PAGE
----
La Celestina is a portrait that was done by Picasso during his blue period, when he lived in Spain (1895 – 1904).
Similar to other blue period portraits of late 1903 and early 1904, Celestina appears in isolation and is centrally placed in the canvas.
However, this portrait stands out from most of the paintings Picasso did during the blue period. The blue period is a reflection of the sadness and despair that Picasso was experiencing in his life.
It is inspired by his financial burdens and depression due to the fact that he lost his close friend and confidant Carlos Casagemas, who took his own life, after falling into hopeless infatuation with a girl whom he attempted to kill as well. Similarly, at the time, Picasso struggled as an unrecognized and unappreciated artist who lived in absolute poverty in Barcelona.
During this period, Picasso mainly used blue palettes to convey feelings of misery and misfortune. This monochromatic use of palettes was commonly used in many paintings in Spain and France, whereby it was often associated with the emotions of sorrow and hopelessness. Since he was living in Barcelona, Spain, he could not help but get influenced by the Spaniards and their way of life.
The blue period paintings of Picasso portray destitute beings. The blue palettes are used to intensify the hopelessness of the subjects depicted, such as beggars, prostitutes, blind, out of work actors, and circus folks, as well as Picasso himself and his penniless friends. However, rather than show their specific circumstance of misfortune, Picasso elongated his subject’s form endowing them with a unique sense of beauty and hope.
La Celestina is a painting of an old one- eyed woman who is dressed in somber color. She is partially blind and does not appear emaciated, contrary to other blue period paintings. She has rounded cheeks and a forceful and assertive presence. The painting is said to be inspired by Spanish literature as it is a reproduction of a character, also named Celestina, in a 15th century Spanish play, Aurora Roja. In the play, Celestina is a sorceress and procuress who casts magical spells and mixes portions. It is reported that Picasso was always fascinated by Spanish literature, ever since his adolescent years. While in Spain, he read various editions of the Spanish play.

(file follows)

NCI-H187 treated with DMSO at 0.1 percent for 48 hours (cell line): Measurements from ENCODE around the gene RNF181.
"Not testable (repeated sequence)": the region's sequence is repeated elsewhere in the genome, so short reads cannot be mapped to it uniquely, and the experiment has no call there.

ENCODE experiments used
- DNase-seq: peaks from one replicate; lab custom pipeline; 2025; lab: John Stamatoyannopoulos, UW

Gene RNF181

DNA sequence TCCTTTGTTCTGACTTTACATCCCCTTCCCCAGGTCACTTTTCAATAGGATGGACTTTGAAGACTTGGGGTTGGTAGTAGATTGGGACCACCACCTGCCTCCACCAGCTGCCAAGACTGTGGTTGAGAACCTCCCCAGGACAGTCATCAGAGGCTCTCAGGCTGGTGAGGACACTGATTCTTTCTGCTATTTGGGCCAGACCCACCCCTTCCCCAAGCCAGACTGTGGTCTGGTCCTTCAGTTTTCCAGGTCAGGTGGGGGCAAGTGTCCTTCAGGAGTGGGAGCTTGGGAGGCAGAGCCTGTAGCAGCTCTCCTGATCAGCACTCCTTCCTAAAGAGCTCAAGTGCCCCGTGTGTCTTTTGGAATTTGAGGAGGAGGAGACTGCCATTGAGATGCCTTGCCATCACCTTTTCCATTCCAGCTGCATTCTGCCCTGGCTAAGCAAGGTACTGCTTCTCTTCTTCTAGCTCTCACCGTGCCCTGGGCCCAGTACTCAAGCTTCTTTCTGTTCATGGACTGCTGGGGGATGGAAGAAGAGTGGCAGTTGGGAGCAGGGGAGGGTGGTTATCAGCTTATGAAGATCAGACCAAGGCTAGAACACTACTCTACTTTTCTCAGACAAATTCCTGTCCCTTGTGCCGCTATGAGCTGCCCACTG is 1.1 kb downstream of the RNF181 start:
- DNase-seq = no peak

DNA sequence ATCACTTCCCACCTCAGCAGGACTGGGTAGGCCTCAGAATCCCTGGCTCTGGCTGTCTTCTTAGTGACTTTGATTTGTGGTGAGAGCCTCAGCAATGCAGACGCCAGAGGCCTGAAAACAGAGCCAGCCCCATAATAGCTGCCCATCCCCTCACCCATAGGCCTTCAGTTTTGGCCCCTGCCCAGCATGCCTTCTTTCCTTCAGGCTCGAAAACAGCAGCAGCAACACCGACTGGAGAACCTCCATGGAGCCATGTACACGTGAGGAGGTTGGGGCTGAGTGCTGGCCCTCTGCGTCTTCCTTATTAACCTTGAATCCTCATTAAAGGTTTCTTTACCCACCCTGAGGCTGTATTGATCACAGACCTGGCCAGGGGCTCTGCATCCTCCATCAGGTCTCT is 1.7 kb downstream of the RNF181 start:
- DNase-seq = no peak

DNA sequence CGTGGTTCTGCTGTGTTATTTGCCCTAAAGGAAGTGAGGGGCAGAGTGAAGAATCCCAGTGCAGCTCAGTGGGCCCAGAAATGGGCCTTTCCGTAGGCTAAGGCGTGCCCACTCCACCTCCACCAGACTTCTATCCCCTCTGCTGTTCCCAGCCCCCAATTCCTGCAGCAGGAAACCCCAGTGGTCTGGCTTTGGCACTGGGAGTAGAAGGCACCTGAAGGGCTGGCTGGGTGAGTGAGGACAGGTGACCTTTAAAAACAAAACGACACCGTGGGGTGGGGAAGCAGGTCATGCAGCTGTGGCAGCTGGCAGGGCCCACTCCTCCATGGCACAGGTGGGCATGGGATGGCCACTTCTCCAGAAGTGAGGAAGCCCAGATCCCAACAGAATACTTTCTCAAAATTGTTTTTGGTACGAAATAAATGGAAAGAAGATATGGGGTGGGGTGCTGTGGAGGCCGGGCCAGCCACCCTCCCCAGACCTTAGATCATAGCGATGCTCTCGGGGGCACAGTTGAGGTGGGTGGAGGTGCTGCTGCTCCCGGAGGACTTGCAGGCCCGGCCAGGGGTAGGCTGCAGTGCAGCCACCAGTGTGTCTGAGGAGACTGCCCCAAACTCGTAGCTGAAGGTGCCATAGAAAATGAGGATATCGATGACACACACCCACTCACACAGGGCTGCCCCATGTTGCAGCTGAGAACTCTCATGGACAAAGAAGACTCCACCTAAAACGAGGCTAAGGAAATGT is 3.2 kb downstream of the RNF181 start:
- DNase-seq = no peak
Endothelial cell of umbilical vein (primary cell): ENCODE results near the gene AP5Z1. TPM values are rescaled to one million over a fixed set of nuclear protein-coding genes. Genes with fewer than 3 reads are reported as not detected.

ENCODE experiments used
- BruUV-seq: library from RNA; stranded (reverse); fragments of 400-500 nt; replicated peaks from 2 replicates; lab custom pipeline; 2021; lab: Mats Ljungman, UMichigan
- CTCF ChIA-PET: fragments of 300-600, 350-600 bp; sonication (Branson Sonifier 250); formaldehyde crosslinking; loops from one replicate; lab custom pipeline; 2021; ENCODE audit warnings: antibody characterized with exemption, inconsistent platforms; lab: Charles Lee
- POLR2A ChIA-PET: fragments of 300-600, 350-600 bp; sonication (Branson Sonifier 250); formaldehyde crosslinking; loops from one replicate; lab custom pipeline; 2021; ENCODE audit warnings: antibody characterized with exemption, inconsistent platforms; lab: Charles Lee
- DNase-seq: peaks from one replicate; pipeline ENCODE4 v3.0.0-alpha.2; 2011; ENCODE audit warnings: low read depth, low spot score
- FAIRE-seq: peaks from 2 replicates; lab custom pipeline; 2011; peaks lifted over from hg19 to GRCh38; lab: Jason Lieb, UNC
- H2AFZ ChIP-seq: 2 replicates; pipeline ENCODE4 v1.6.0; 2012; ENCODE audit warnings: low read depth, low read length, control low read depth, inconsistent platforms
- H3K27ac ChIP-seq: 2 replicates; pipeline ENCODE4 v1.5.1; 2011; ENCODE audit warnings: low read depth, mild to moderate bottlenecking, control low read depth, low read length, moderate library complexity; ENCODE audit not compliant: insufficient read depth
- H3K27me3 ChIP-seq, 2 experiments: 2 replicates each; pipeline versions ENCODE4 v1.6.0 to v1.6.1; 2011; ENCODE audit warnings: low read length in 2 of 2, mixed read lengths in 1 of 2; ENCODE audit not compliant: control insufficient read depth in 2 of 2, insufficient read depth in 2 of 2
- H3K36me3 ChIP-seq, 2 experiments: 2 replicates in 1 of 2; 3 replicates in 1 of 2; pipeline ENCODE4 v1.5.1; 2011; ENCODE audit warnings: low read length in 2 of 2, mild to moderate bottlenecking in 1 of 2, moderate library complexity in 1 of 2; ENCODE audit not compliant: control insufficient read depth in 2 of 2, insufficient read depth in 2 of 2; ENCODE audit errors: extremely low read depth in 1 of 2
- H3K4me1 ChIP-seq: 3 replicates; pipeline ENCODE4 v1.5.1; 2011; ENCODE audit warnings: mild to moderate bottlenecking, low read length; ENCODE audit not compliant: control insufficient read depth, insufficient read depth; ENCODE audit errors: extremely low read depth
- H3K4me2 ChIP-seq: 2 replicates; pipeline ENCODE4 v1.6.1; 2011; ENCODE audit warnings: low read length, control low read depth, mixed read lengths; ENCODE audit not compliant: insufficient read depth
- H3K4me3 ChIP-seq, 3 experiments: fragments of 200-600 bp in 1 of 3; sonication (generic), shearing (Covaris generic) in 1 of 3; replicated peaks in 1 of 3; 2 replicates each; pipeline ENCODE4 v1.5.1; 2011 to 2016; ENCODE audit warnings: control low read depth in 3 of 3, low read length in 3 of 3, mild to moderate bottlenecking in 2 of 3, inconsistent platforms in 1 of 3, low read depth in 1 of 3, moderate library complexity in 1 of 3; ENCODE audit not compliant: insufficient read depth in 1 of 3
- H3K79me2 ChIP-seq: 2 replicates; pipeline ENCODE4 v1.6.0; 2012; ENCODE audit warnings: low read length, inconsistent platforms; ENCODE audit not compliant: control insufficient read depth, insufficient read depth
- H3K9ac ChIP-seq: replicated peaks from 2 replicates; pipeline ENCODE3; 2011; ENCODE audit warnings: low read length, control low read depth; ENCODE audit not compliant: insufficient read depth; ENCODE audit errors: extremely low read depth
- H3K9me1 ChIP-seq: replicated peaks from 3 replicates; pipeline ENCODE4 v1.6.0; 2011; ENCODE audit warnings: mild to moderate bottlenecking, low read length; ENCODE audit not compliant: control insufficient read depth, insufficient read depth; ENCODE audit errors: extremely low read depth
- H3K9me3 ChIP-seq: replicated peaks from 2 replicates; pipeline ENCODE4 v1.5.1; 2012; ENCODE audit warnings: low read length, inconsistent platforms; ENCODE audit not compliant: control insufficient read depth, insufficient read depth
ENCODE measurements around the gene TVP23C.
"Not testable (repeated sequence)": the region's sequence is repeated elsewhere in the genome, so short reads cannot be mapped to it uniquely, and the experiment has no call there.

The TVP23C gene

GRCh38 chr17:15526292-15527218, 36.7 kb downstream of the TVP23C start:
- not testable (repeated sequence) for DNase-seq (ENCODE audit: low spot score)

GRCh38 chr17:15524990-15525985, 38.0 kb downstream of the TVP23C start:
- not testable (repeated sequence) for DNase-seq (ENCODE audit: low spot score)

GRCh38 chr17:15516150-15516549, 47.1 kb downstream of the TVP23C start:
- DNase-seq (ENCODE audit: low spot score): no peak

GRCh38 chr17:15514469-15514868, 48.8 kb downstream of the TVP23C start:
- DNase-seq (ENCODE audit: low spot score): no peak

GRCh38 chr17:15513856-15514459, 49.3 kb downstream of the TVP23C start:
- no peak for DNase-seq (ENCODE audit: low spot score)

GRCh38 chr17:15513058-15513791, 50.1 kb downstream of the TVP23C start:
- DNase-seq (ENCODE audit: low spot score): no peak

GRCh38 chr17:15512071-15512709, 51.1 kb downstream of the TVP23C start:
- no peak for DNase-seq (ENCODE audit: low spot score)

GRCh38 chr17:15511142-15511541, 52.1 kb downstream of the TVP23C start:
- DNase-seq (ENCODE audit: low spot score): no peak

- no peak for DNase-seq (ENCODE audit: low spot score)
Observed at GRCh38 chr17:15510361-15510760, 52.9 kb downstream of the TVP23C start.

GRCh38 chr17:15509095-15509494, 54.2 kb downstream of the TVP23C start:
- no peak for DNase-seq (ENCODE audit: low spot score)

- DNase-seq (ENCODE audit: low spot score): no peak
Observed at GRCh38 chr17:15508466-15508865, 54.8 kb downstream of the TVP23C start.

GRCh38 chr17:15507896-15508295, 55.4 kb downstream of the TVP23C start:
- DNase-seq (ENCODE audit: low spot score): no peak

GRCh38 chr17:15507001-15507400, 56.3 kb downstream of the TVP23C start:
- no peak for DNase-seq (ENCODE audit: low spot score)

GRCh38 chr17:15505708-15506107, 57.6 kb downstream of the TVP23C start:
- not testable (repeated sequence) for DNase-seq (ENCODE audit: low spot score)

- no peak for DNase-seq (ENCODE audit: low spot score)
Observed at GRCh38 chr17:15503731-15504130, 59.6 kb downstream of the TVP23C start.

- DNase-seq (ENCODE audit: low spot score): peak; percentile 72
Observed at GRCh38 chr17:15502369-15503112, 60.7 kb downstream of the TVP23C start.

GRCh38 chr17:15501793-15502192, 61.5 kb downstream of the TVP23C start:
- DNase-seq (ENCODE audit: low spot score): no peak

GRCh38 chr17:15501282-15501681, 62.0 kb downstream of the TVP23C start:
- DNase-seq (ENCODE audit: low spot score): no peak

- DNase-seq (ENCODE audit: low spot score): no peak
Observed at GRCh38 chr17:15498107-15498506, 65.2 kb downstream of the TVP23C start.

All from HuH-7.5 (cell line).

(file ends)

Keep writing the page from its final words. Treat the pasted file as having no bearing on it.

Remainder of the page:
Similarly, many of Picasso’s blue period paintings are said to resemble a lot of the works of El Greco, a Spanish painter. However, the feeling in Picasso’s work still remain authentically his own. He is said to have made use of El Greco’s elongate forms and hallucinatory space.
The painting was done in oil paint. Celestina’s face is painted in light colors, such as white, pinks and grays. The background of the portrait is done in dark blues hence providing a contrast which provides a sensation of a person suddenly appearing from an indistinguishable background.
Picasso made three sketches before finally drawing this portrait, each sketch different from the other. This revealed immense visual information as it shows his creative train of thought as he built up to the portrait of La Celestina.
La Celestina is based on a model that Picasso identifies, by means of inscription, at the back of his portrait as Carlota Valdivia. Carlota worked at a night spot where Picasso often visited as it was very near his studio in Barcelona. It is reported that the one- eyed Carlota inspired the pictorial imagination of Picasso and he transformed her to La Celestina.
The theme of blindness had a personal meaning for Picasso, who so predominantly lived by his eyes. In the late blue period, from 1903 and continuing into 1904, blindness received intense consideration in his work. He equated this infliction with a sharpening of the senses. Blindness for him signifies a deeper vision; a true glimpse of reality. Blindness for him, because of the lack of visual experience of the world, suggests the development of a more profound grasp of the true nature of things, without the restriction of physical sight.
La Celestina remains as perfect transformation of Aurora Roja’s text. The portrait conveys the same presence and psychological character of Celestina as in the play; a woman of tremendous force and who is in possession of extraordinary skills. The proverb ‘A picture is worth a thousand words’ applies to Picasso’s portrait. His painted version of Celestina, with her one good eye open to the carnal pleasures of men and women, re-affirms the creation of Aurora Roja’s play.